By: Richard Geller
Divorce and separation can weigh heavily on a couple. Whether the divorce was a long time coming or a complete surprise to one of the partners - its rare that the individuals involved don't require a coping mechanism to deal with and absorb the huge emotional toll.
When children are involved, however, they are subjected to the worst of it. Innocently stuck in the middle - watching their parents fight and stress over the division of marital assets and property, child custody and visitation rights. No matter how civil the parting can be, it's difficult for many children to cope with the ongoing court proceedings, the break-up of their home and the time they are 'permitted' to spend with each parent.
There's no definitive way of helping a child take on the psychological effects of a parents divorce. But the internet definitely tries their best to help. Helpguide.org provides an extensive how-to guide on Children & Divorce. Most of the tips are a highlight of the most obvious 'how-to's', but it's easy to forget some (if not most) of the basics during a distressing period of your life. Tell the truth, don't argue in their presence and no displacement of anger is just some of the things that may seem incredibly obvious, but certainly have a tendency to be thrown away when we're in red alert.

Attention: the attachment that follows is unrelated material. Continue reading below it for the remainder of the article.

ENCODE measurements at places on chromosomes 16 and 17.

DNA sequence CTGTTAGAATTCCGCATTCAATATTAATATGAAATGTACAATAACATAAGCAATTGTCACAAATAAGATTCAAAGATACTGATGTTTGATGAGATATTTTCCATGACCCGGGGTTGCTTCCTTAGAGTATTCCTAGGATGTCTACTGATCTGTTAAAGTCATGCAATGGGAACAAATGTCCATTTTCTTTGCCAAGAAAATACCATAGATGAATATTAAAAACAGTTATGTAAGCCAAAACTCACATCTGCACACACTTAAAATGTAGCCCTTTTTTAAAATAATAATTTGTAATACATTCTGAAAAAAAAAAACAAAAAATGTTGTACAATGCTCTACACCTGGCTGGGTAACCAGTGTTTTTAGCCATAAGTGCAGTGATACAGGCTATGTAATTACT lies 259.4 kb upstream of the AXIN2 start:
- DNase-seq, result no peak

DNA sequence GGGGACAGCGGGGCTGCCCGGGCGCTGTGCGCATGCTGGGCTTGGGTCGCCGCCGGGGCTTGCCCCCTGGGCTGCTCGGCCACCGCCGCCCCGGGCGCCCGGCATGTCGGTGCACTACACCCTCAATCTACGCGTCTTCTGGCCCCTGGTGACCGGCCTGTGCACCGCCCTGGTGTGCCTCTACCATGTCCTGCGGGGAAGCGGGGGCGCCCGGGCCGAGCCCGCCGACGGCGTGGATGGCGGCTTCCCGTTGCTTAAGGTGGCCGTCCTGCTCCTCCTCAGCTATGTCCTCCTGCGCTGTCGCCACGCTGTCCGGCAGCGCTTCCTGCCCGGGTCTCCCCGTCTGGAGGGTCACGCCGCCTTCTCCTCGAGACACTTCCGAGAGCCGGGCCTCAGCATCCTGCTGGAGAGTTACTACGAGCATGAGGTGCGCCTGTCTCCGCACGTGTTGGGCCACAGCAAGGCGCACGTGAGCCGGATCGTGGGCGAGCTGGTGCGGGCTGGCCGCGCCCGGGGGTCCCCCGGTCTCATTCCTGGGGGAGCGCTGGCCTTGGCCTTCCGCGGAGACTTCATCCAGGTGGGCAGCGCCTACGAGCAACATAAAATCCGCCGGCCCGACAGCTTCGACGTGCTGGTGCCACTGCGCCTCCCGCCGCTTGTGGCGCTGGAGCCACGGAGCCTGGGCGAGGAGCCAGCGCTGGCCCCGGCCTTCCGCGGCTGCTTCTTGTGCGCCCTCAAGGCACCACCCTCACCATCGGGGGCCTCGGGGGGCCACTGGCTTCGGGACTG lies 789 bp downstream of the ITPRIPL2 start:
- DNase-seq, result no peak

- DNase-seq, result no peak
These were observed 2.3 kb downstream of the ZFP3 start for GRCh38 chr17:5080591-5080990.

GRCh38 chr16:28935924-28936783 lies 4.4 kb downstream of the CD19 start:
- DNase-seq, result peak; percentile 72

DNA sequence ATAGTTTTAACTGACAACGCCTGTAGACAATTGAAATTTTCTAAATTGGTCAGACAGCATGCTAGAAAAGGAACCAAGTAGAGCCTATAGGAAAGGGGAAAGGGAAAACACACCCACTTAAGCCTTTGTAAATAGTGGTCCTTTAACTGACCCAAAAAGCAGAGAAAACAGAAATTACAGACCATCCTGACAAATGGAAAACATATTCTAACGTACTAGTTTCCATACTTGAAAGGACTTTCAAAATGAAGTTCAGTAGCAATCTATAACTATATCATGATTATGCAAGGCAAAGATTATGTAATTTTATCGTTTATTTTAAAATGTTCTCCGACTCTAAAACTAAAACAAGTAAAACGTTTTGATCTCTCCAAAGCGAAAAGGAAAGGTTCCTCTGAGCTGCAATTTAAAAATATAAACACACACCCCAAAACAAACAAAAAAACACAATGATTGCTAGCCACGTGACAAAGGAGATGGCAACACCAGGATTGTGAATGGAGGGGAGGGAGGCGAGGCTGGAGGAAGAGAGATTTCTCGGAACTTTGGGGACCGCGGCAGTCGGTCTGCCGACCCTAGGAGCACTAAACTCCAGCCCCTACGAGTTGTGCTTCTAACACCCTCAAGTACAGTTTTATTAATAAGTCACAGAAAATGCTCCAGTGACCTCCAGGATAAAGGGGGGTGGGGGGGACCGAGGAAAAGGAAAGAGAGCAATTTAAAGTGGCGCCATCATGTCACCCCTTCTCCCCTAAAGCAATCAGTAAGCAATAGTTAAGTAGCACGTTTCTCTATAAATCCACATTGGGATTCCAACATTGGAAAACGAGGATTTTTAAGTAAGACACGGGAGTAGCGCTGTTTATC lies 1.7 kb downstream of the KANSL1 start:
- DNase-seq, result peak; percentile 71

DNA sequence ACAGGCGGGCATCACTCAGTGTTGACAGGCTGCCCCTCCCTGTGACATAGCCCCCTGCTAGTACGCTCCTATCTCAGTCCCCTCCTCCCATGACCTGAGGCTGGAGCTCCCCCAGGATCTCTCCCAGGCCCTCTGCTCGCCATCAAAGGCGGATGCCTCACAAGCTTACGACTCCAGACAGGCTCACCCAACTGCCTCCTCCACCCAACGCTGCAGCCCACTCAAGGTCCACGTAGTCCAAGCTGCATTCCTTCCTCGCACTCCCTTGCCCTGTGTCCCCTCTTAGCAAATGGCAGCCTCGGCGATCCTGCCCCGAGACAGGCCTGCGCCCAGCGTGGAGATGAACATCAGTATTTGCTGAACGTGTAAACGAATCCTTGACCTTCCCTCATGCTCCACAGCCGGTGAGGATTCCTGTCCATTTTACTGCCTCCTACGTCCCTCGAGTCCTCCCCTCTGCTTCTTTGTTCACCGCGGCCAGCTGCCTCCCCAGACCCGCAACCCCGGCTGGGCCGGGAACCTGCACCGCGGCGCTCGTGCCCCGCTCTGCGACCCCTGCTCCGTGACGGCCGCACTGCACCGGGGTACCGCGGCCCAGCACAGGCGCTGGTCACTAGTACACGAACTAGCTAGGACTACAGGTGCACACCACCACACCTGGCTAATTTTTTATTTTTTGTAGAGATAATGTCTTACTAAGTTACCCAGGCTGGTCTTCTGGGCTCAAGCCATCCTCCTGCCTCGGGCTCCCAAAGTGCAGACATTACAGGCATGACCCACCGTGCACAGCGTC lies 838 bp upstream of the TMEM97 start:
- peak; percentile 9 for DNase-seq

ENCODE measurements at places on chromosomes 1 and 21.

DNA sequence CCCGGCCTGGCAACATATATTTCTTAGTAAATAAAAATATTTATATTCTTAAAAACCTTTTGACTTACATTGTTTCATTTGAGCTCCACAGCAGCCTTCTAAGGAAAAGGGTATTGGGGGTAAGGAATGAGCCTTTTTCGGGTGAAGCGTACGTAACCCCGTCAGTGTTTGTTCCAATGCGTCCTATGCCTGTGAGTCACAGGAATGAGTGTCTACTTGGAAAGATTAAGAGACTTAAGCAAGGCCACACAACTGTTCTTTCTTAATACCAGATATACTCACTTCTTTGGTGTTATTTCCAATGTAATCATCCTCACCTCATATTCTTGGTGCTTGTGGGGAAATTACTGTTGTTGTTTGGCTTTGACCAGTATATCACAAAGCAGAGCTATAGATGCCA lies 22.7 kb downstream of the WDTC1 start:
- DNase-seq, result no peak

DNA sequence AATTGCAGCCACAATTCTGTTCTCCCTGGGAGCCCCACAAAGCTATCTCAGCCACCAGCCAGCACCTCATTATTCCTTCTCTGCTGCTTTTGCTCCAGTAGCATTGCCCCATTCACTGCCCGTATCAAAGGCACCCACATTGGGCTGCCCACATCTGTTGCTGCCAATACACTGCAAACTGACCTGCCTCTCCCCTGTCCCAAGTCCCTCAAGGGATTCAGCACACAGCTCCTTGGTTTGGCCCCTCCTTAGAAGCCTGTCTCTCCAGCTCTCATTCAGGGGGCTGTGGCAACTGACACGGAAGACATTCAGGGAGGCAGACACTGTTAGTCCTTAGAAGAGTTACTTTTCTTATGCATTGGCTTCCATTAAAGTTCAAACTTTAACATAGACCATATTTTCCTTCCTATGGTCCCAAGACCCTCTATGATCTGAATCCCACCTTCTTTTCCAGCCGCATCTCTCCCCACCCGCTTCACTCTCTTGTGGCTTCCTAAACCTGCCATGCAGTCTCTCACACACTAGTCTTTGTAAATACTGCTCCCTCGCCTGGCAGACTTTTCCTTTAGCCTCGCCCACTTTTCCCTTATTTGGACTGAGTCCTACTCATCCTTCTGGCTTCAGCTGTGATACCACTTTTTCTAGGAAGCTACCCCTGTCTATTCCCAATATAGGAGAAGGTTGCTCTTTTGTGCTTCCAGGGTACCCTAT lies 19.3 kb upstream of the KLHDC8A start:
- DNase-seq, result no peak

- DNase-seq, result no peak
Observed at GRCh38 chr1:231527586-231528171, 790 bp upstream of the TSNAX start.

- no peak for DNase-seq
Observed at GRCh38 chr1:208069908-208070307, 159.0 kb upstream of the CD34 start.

Besides other standard guides easily found on the internet, I came across an interesting post by Maria Herenandez-Tuten, on Babble.com. Maria, inspired by her past tenure as a school counselor, published a blog post titled, "10 Books to Help Kids Cope With Divorce." She goes over 10 popular books that target children of various ages in their quest to cope with the effects of their parents divorce. It may not always be easy for a parent to relate to a child, particularly if they are the reason that the child is upset (even if that parent was 'unwilling to divorce' party in the action). Historically, books have always been a brilliantly useful outlet that allowed children to mentally transport to another place and keep themselves busy. I know it was one of my all-time favorites as kid.
If your divorce has a child or children caught in the middle, just remember that they're a party to this to divorce, too. Check in with them and keep the argument out of their peripheral sight and sound. Keep their minds occupied and tell them the truth - but break it to them gently and without blame.